This study examined whether remote microphone (RM) systems improved listening-in-noise performance in youth with autism. We explored effects of RM system use on both listening-in-noise accuracy and listening effort in a well-characterized sample of participants with autism. We hypothesized that listening-in-noise accuracy would be enhanced and listening effort reduced, on average, when participants used the RM system. Furthermore, we predicted that effects of RM system use on listening-in-noise accuracy and listening effort would vary according to participant characteristics. Specifically, we hypothesized that participants who were chronologically older, had greater nonverbal cognitive and language ability, displayed fewer features of autism, and presented with more typical sensory and multisensory profiles might exhibit greater benefits of RM system use than participants who were younger, had less nonverbal cognitive or language ability, displayed more features of autism, and presented with greater sensory and multisensory disruptions.
We implemented a within-subjects design to investigate our hypotheses, wherein 32 youth with autism completed listening-in-noise testing with and without an RM system. Listening-in-noise accuracy and listening effort were evaluated simultaneously using a dual-task paradigm for stimuli varying in complexity (i.e., syllable-, word-, sentence-, and passage-level). In addition, several putative moderators of RM system effects (i.e., sensory and multisensory function, language, nonverbal cognition, and broader features of autism) on outcomes of interest were evaluated.
Overall, RM system use resulted in higher listening-in-noise accuracy in youth with autism compared with no RM system use. The observed benefits were all large in magnitude, although the benefits on average were greater for more complex stimuli (e.g., key words embedded in sentences) and relatively smaller for less complex stimuli (e.g., syllables). Notably, none of the putative moderators significantly influenced the effects of the RM system on listening-in-noise accuracy, indicating that RM system benefits did not vary according to any of the participant characteristics assessed. On average, RM system use did not have an effect on listening effort across all youth with autism compared with no RM system use but instead yielded effects that varied according to participant profile. Specifically, moderated effects indicated that RM system use was associated with increased listening effort for youth who had (a) average to below-average nonverbal cognitive ability, (b) below-average language ability, and (c) reduced audiovisual integration. RM system use was also associated with decreased listening effort for youth with very high nonverbal cognitive ability.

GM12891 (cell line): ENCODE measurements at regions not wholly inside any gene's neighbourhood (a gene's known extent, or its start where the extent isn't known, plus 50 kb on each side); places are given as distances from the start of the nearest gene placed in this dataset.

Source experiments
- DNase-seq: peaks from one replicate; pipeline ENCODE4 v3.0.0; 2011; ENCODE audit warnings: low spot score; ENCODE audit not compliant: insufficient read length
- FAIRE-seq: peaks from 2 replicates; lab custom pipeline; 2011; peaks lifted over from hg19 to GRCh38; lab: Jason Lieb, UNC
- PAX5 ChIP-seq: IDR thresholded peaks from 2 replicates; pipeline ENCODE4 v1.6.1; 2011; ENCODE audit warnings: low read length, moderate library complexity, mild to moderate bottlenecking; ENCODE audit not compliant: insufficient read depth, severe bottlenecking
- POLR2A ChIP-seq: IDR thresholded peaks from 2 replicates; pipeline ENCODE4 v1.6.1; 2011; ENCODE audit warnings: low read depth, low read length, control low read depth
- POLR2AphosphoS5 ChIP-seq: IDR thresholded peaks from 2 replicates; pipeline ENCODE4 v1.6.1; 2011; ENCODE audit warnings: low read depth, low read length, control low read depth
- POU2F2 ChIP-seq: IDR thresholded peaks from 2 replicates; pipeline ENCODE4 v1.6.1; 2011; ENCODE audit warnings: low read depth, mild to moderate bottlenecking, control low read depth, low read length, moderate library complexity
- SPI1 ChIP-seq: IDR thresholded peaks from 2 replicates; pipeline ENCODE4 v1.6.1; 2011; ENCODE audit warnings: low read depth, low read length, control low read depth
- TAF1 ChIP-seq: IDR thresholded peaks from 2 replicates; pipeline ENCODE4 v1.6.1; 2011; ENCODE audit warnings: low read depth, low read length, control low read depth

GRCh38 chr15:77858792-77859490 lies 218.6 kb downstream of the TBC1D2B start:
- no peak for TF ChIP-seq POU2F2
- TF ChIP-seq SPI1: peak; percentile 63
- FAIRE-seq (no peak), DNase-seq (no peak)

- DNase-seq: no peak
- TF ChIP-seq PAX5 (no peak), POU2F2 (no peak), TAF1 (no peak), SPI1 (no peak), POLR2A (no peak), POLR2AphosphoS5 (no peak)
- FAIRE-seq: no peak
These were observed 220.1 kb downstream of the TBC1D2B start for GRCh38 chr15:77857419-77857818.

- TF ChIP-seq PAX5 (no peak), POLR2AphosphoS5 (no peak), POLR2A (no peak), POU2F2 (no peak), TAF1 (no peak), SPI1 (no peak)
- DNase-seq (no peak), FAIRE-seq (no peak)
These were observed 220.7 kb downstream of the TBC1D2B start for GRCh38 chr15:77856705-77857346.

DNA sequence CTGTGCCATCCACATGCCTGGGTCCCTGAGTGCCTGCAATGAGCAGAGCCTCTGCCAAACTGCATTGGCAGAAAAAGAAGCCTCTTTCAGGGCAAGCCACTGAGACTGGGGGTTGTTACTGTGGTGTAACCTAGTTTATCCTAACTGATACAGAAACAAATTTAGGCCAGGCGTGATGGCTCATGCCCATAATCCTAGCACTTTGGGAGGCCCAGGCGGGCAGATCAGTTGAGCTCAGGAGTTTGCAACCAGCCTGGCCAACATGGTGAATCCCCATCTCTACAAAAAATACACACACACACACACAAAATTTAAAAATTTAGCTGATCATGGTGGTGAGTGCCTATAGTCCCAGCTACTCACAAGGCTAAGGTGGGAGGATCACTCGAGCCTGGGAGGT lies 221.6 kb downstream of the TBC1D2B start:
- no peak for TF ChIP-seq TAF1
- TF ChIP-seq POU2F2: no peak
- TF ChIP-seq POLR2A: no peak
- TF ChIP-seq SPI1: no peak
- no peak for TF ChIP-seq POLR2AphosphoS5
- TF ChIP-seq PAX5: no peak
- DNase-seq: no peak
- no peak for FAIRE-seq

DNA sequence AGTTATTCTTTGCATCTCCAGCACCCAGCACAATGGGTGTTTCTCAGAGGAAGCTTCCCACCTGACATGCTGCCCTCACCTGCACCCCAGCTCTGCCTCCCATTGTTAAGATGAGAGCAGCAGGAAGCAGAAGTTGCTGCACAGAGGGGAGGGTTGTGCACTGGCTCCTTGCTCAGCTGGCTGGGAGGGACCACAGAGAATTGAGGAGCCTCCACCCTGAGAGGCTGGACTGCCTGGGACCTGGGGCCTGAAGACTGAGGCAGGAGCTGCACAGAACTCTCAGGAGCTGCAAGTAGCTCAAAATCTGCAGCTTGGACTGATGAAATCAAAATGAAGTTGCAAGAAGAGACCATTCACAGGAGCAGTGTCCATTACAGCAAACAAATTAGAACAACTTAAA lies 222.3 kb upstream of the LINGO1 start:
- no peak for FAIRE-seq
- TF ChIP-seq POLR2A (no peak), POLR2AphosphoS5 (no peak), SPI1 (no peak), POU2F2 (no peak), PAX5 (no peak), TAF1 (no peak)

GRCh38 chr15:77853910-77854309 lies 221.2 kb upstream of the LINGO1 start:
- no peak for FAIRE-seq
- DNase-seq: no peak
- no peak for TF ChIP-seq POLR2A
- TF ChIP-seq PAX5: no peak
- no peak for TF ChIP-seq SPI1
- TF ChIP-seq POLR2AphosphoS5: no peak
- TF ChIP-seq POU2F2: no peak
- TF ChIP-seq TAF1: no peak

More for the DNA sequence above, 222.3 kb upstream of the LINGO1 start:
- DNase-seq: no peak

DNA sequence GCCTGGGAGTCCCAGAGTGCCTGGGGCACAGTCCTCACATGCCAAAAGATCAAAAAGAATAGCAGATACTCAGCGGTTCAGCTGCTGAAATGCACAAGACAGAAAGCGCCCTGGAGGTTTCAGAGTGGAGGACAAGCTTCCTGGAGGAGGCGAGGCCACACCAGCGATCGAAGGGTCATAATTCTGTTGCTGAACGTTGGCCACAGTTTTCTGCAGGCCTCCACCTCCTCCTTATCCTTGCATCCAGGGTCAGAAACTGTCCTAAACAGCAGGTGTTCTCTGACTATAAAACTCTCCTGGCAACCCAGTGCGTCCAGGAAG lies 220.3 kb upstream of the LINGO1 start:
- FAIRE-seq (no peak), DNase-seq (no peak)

This study extends prior work by showing that RM systems have the potential to boost listening-in-noise accuracy for youth with autism. However, this boost in accuracy was coupled with increased listening effort, as indexed by longer reaction times while using an RM system, for some youth with autism, perhaps suggesting greater engagement in the listening-in-noise tasks when using the RM system for youth who had lower cognitive abilities, were less linguistically able, and/or have difficulty integrating seen and heard speech. These findings have important implications for clinical practice, suggesting RM system use in classrooms could potentially improve listening-in-noise performance for some youth with autism.